Junk food of the week: Melted Choco in your Fruity Mouth

This is a little booth at Plaza Semanggi, the mall my office is attached to. It has one of the greatest advertising slogans ever.

Unfortunately the product itself is a little less exciting: just three little strawberries dipped in average-quality chocolate and sprinkled with colored sugar.

The good thing is, they give it to you straight up, without any tin foil or waxed paper or anything. That’s a nice change from the wrapping frenzy that accompanies most mall food purchases. (At the trendy bakery downstairs, for example, even if you just buy a cheese roll, they put it in two — two! — plastic bags.)

Dayak lullaby

We spent our last night in the jungle sleeping on the floor of our guide’s friend’s house. The house had a large front room, and we slept in a little room off to the side. The only furniture in the front room was a piece of cloth hanging from the ceiling. It was for rocking the baby.

I was dead tired after a full day of hiking, and when I saw the baby being swayed gently in this soft tunnel of cloth, I wished I could climb in there too. Then the women of the house began singing lullabies. I took out my little video camera and persuaded them to sing for it.

I couldn’t see a thing, and I was trying to figure out how the camera worked, so the video is kind of jumpy and random. But I like the cute kid who keeps trying to get into the picture. And most of all I love the woman’s voice; it’s got a toughness and grit that remind me of 1930s folk recordings by grannies in coal-mining towns in Appalachia.

The woman singing is not the one in the video, by the way; it’s the older woman, who was sitting to her left.

I kept encouraging them both to sing more, but at the end you can hear her say “Cukup! (choo-koop): “Enough!”

Here’s how they looked in daylight, as we were saying goodbye the next day:

The river raft pilot

Back to our Idul Fitri trek in South Kalimantan: After two days of hiking through the jungle from village to village, we arrived at the Amandit River. There were two bamboo rafts waiting for the trip downstream.

The native Dayaks have used rafts for centuries to ferry people and cargo down the river. The raft is cargo, too; it takes just a few hours to build, and once it has reached its destination, it gets broken down and sold as bamboo poles.

The raft pilot steers with a long pole; when the raft gets stuck, which it often does, he jumps out and sets things right by hand.

The top half of the river was a bit tricky, but the bottom was calmer. The pilot let Chad take over the helm for the last hour, with some help during the tough spots. Check out the video below! The color commentary is provided by our hiking guide, Taila, who gets in the picture at the end.

All grown up

We think Susu has pretty much reached her full size. She’s only 2.2 kilos, or a little less than five pounds; perhaps because of her kittenhood malnutrition, she’s not going to be a really big cat. Her old crooked whiskers have fallen out and been replaced by straight ones, but she still has a scar on her forehead from the gash she had when we found her. Her most distinctive features are her long, straight tail (unusual for a Jakarta cat), and her long legs.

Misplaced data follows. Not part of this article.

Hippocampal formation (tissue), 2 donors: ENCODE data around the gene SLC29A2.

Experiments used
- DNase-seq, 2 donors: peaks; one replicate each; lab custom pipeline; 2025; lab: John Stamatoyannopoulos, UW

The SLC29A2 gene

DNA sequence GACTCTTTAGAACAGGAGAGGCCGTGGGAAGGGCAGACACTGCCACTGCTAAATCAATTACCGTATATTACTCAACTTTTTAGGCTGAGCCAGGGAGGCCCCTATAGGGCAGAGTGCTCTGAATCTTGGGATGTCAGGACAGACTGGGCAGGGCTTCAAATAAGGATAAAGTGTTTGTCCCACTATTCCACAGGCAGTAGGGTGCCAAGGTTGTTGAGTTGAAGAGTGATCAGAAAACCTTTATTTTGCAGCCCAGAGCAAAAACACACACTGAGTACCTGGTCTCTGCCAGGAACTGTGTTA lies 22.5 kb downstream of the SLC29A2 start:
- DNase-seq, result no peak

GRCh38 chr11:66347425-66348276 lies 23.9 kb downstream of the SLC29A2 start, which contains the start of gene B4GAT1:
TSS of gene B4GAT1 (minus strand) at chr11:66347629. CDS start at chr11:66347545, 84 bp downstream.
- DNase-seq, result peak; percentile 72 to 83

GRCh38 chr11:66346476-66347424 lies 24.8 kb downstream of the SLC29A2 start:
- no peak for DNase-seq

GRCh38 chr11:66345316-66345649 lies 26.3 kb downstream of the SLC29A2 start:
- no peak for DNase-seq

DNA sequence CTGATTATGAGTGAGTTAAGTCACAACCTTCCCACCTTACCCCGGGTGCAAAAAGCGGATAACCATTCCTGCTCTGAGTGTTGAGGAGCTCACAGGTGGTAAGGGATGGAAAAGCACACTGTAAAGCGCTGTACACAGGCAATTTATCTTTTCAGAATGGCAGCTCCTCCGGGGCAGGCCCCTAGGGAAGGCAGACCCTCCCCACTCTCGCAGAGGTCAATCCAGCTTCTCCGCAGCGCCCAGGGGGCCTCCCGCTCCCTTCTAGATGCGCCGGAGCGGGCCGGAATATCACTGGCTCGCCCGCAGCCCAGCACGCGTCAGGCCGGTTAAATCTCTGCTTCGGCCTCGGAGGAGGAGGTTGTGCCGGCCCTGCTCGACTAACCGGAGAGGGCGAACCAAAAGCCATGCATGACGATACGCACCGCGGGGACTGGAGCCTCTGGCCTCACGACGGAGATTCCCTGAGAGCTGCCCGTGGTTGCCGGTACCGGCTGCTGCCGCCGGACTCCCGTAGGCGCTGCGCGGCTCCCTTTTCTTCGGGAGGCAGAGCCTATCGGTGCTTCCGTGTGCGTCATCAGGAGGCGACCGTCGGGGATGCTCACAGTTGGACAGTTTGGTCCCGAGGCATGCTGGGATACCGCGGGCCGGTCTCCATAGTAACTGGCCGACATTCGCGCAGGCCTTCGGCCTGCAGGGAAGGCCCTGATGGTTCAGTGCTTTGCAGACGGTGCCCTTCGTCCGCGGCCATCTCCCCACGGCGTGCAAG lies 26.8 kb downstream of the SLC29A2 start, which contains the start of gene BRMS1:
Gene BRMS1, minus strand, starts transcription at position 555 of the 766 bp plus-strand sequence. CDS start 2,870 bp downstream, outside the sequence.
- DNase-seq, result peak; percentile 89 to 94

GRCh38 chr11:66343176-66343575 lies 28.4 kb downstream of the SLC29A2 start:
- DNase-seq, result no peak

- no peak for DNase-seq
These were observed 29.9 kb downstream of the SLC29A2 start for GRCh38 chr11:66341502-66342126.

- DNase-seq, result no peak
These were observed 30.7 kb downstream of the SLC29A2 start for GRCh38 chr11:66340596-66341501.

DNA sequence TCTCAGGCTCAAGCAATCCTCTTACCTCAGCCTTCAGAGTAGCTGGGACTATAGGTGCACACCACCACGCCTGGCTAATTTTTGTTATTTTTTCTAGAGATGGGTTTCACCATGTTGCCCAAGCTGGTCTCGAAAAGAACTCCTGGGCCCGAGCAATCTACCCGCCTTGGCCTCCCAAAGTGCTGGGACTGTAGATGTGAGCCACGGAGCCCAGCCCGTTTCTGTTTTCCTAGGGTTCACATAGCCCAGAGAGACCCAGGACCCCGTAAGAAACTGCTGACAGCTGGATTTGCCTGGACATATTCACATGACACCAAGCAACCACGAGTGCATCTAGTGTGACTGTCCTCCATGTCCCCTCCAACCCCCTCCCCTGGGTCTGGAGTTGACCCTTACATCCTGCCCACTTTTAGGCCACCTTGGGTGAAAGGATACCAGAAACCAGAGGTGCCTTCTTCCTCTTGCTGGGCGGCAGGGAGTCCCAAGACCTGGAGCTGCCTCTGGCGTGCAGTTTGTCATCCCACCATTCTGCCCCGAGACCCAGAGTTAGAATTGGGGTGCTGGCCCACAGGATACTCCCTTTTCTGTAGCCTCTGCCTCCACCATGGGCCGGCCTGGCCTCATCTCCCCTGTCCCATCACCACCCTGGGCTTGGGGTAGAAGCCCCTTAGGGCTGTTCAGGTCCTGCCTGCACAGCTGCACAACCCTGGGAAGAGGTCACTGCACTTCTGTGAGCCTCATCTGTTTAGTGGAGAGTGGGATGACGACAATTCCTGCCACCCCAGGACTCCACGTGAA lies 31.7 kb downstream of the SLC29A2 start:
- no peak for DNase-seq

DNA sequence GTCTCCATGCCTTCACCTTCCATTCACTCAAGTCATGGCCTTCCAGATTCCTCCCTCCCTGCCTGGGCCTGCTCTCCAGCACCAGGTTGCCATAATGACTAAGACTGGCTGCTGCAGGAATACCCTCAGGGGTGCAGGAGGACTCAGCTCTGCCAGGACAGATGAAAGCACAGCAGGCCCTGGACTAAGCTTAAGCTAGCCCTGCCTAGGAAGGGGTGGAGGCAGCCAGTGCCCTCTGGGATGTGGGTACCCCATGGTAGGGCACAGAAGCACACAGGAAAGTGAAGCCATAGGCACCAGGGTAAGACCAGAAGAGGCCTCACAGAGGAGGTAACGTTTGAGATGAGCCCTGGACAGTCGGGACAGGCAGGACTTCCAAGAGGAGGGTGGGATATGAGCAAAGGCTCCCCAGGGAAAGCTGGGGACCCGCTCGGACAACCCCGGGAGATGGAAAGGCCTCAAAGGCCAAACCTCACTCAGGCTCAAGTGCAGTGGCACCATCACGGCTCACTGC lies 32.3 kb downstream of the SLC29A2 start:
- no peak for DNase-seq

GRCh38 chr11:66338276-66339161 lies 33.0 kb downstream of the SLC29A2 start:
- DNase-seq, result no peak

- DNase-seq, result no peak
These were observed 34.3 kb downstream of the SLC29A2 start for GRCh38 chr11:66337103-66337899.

Susu has a number of hobbies and talents. For example, she believes in using the exercise machines every day.

She is a skilled climber. (Our landlord, who designed and installed all the custom woodwork, may be less impressed with this ability than we are.)

She knows how to get out of a tight spot.

And she knows how to keep her cool on a hot, muggy Jakarta afternoon.


Last weekend was Idul Fitri, the biggest holiday on the Indonesian calendar. Chad and I made plans very late, so we chose a place we could still get plane tickets to: Banjarmasin, South Kalimantan (aka Borneo).

Our friends Haviva and Howie actually made most of the arrangements. They found a guide to take us all on a 2-day trek through the jungle, including a night at a traditional longhouse.

Longhouses are the original dwelling places of the native Dayak. Whole villages lived in them, one family to a room. They are generally built on stilts to diminish the impact of floods. Livestock live underneath.

Where there’s a longhouse, there will be dogs. They prefer the porches and front steps.

The accommodations weren’t exactly posh. The four of us had our own room, where we slept on the floor on thin mats. The floor was cleverly constructed of bamboo slats, which made it softer and bouncier than wood.

On our guide’s instructions, we brought sparklers for the little kids in the village. They promptly did their level best to burn down the longhouse.

The next morning the kids were very curious to see what the foreigners were up to. Soon after dawn, a parade of little faces was peeking between the slats of our door.

The children were not what cost us our sleep, though. For that we had several roosters to blame, and, most especially, the Demon Pig from Hell. I can’t describe the bizarre range of grunts, squeals and belches the Demon Pig produced throughout the night, but it definitely woke all of us up and/or gave us creepy dreams.

The longhouse we stayed in only had a few villagers living in it. Nowadays most people build separate houses; the longhouse mostly seems to get used by guests, and by newlyweds who don’t have a place of their own yet. I can see why; I’m sure it’s annoying having everybody all up in your business all the time. But it still seems sad. These days it can be hard to find a sense of community; a whole cozy village under one roof sounds kind of nice.